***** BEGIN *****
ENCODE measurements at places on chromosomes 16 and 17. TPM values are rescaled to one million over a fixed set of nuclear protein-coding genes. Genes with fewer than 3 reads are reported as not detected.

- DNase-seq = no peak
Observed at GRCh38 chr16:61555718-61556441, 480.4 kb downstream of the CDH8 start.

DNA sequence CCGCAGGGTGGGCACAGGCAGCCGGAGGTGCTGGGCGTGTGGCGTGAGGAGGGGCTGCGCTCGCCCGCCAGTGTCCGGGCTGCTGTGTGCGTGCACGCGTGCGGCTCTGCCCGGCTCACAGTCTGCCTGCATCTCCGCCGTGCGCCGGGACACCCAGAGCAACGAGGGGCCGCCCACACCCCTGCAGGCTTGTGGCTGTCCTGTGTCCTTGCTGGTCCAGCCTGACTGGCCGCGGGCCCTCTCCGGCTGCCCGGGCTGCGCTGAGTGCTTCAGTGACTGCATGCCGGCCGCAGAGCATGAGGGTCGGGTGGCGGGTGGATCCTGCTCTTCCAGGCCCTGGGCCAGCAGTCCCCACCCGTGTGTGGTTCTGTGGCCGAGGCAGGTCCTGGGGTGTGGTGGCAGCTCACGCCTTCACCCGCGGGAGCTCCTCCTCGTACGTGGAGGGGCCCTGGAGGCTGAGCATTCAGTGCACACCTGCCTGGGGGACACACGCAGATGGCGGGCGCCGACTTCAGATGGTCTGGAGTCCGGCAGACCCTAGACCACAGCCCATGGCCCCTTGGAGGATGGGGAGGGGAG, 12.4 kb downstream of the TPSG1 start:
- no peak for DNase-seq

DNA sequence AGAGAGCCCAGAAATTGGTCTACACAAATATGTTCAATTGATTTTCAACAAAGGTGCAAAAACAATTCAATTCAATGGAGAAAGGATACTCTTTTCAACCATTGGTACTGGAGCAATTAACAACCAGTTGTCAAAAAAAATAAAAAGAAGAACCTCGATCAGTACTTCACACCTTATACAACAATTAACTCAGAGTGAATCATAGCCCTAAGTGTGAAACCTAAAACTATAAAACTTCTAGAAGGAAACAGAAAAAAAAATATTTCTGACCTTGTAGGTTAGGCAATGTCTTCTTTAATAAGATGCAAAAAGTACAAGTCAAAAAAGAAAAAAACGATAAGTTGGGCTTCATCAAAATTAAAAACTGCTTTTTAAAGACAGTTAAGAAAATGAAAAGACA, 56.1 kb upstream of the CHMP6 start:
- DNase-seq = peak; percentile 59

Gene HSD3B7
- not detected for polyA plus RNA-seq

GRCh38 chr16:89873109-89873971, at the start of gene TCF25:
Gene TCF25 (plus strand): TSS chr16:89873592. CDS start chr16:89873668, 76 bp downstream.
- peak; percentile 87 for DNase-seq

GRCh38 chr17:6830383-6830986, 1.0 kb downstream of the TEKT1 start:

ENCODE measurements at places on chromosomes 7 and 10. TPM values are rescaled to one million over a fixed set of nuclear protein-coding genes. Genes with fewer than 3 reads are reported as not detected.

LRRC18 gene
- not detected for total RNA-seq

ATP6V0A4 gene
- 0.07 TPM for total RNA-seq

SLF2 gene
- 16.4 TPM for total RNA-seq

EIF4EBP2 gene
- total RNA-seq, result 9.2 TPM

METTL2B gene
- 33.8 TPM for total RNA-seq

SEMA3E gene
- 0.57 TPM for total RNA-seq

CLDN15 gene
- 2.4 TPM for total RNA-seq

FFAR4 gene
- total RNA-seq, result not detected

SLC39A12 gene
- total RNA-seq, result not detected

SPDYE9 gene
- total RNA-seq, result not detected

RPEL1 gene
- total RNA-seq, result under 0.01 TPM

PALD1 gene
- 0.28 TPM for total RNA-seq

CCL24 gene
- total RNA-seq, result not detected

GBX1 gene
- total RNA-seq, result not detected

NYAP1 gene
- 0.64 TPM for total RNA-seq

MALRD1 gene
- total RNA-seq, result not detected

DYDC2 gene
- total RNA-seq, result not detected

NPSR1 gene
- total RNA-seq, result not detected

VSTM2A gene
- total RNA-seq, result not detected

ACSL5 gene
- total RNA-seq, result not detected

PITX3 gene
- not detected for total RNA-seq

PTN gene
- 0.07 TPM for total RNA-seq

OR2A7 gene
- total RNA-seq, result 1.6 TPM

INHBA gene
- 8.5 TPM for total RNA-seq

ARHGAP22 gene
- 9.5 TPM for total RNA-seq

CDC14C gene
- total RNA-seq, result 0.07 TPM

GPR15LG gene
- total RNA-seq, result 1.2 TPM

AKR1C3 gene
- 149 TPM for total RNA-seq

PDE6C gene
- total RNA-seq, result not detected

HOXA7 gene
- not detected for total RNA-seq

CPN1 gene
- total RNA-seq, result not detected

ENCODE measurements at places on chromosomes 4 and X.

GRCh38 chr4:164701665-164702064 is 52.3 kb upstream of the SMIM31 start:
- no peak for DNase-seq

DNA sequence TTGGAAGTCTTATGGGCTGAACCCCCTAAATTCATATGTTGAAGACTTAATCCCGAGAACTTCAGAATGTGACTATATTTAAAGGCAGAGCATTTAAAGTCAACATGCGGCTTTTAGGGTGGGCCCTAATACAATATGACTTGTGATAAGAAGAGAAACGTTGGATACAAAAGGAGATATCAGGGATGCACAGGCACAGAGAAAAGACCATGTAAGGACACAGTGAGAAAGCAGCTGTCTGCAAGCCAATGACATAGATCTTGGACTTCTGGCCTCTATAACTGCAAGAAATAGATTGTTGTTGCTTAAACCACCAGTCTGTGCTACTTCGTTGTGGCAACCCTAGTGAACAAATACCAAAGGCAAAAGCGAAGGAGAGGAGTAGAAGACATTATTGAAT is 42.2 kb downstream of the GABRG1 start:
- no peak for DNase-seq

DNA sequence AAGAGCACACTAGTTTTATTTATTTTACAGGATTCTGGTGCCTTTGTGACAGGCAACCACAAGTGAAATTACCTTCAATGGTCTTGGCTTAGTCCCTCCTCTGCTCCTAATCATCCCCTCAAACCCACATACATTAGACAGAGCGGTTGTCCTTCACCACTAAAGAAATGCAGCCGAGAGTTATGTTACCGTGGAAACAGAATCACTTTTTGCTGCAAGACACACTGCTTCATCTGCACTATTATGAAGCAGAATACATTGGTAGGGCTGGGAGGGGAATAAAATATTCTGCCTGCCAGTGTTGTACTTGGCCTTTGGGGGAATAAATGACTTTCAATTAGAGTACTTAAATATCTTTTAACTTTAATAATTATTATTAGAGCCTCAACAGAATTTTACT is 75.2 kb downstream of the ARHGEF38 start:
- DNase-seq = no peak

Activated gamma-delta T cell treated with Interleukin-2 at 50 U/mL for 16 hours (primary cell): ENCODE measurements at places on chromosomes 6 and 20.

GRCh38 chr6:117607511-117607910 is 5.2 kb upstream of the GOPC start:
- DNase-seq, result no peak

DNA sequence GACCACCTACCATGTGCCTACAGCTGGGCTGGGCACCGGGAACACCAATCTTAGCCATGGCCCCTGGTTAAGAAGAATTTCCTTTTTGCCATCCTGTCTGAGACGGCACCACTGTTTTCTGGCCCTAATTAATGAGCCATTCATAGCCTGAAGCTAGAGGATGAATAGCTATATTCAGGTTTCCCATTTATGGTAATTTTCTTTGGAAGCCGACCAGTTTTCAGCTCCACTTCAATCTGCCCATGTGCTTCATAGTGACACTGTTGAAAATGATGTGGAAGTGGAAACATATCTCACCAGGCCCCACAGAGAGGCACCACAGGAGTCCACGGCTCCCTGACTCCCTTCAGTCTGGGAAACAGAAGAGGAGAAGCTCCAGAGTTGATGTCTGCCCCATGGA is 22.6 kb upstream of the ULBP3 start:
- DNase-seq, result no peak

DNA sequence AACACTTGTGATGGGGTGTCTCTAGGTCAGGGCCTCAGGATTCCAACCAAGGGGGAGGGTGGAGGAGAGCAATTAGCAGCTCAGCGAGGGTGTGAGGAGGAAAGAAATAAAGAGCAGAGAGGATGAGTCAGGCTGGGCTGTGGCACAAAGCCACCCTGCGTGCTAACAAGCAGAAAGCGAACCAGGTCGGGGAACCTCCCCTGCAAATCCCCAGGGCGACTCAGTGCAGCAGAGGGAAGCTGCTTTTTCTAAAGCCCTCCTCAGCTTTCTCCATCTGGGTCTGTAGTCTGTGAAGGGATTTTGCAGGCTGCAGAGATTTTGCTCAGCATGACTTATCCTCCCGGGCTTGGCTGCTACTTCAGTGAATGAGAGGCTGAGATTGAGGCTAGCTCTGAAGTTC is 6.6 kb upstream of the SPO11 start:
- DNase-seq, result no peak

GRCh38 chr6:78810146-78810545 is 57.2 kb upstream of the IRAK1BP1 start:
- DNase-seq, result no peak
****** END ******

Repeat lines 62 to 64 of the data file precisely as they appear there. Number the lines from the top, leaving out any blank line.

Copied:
- 8.5 TPM for total RNA-seq

ARHGAP22 gene
- 9.5 TPM for total RNA-seq